by Bill McBride on 12/04/2015 08:34:00 AM
Friday, December 04, 2015
From the BLS:
Total nonfarm payroll employment increased by 211,000 in November, and the unemployment rate was unchanged at 5.0 percent, the U.S. Bureau of Labor Statistics reported today. Job gains occurred in construction, professional and technical services, and health care. Mining and information lost jobs.Click on graph for larger image.
The change in total nonfarm payroll employment for September was revised from +137,000 to +145,000, and the change from October was revised from +271,000 to +298,000. With these revisions, employment gains in September and October combined were 35,000 more than previously reported.
In November, average hourly earnings for all employees on private nonfarm payrolls rose by 4 cents to $25.25, following a 9-cent gain in October. Over the year, average hourly earnings have risen by 2.3 percent.
The first graph shows the monthly change in payroll jobs, ex-Census (meaning the impact of the decennial Census temporary hires and layoffs is removed - mostly in 2010 - to show the underlying payroll changes).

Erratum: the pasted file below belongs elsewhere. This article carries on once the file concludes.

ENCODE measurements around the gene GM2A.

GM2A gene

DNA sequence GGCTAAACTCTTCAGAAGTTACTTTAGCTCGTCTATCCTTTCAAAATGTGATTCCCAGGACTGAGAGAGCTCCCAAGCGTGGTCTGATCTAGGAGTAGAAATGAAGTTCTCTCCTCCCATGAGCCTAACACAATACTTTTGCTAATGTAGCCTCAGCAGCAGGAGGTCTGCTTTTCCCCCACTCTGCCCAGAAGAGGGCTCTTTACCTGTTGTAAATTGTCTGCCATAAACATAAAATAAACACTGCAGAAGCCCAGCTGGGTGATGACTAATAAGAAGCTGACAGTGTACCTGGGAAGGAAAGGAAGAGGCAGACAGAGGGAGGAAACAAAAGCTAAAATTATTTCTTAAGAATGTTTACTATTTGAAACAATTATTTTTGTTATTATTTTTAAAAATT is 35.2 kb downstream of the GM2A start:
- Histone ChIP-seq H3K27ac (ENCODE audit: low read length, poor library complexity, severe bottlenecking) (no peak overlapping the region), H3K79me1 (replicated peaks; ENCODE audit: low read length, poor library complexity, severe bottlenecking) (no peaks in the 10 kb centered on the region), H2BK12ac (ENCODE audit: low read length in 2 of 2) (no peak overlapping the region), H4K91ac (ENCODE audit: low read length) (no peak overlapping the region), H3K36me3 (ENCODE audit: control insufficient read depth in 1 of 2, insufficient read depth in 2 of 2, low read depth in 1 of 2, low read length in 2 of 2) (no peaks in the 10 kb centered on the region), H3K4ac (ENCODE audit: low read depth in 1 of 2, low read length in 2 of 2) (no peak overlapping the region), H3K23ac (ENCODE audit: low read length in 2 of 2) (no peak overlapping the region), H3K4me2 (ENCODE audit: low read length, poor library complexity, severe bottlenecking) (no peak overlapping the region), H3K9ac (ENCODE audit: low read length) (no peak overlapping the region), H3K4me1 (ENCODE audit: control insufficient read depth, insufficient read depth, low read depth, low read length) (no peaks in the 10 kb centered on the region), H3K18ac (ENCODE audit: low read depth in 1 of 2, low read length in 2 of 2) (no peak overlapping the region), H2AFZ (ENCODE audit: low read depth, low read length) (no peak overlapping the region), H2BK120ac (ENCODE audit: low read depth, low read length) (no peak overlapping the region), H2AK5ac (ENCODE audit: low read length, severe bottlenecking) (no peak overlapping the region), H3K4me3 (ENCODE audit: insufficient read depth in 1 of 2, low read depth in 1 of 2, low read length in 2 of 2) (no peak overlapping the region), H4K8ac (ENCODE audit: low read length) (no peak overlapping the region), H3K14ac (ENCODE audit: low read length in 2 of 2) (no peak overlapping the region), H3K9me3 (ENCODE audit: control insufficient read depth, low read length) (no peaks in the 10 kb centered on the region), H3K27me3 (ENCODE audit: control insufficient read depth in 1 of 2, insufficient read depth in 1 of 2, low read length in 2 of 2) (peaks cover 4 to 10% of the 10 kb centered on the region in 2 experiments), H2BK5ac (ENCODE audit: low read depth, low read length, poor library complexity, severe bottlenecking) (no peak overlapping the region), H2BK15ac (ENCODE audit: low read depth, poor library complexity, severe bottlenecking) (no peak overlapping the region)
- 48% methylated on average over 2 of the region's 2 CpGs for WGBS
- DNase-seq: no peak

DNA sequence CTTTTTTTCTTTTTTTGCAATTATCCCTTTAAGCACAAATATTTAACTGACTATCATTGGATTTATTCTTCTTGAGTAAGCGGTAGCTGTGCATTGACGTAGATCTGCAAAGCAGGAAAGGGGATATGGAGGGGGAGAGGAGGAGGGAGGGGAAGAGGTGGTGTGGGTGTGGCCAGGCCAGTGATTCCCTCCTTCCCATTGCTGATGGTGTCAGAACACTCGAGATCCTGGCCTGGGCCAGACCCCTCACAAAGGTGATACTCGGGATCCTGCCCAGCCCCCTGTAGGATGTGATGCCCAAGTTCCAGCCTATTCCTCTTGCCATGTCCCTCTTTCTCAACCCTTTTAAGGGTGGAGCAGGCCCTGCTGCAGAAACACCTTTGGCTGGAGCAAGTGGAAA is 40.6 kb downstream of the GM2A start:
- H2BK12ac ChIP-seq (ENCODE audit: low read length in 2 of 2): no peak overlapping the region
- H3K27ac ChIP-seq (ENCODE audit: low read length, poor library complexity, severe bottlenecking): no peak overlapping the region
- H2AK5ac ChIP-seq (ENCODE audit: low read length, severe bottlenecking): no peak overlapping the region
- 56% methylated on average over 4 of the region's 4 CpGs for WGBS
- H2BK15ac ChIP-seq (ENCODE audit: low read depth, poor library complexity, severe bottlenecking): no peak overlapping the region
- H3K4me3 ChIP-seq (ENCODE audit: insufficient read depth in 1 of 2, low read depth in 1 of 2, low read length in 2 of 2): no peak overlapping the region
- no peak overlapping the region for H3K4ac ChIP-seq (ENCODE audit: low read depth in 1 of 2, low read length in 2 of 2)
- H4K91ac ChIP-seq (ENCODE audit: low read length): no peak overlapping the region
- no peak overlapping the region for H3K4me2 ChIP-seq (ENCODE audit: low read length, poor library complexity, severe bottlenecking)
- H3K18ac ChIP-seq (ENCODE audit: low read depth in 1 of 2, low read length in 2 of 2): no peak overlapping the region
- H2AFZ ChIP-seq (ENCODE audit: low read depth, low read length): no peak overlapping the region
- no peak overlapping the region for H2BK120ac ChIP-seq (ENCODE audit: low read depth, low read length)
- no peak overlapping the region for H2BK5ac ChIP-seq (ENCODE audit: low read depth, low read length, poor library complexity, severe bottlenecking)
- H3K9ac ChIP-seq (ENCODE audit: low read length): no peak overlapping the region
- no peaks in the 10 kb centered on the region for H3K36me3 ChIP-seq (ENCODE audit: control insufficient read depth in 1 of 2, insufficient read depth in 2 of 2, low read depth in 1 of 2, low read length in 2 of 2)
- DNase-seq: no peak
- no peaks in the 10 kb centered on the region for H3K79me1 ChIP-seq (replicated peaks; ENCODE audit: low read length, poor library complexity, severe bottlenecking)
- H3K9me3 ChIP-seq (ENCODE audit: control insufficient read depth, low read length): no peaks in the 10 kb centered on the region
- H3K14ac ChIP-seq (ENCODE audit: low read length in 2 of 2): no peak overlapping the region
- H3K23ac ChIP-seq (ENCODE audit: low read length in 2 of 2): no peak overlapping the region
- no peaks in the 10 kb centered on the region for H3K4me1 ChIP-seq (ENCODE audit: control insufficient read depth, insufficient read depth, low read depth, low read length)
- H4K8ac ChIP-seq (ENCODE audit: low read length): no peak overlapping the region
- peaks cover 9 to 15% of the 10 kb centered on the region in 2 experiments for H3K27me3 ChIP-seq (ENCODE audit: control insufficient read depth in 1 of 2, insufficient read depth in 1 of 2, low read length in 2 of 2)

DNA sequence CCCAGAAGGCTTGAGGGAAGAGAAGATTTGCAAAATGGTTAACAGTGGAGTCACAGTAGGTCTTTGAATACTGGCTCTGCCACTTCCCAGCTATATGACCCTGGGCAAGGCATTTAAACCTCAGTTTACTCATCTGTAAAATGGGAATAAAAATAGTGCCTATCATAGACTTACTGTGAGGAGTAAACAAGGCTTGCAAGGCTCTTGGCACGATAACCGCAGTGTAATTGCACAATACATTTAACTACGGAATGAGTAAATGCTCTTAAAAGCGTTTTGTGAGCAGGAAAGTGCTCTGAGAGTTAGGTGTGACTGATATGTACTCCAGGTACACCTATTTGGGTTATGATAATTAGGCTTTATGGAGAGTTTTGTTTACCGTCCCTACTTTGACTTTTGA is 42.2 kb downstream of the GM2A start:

Total payrolls increased by 211 thousand in November (private payrolls increased 197 thousand).
Payrolls for September and October were revised up by a combined 35 thousand.
This graph shows the year-over-year change in total non-farm employment since 1968.
In November, the year-over-year change was 2.64 million jobs.
That is a solid year-over-year gain.
The third graph shows the employment population ratio and the participation rate.
The Labor Force Participation Rate increased in November to 62,5%. This is the percentage of the working age population in the labor force. A large portion of the recent decline in the participation rate is due to demographics.
The Employment-Population ratio was unchanged at 59.3% (black line).
I'll post the 25 to 54 age group employment-population ratio graph later.
The fourth graph shows the unemployment rate.
The unemployment rate was unchanged in November at 5.0%.
This was above expectations of 190,000 jobs, and revisions were up ... a solid report.
I'll have much more later ...
Posted by Bill McBride on 12/04/2015 08:34:00 AM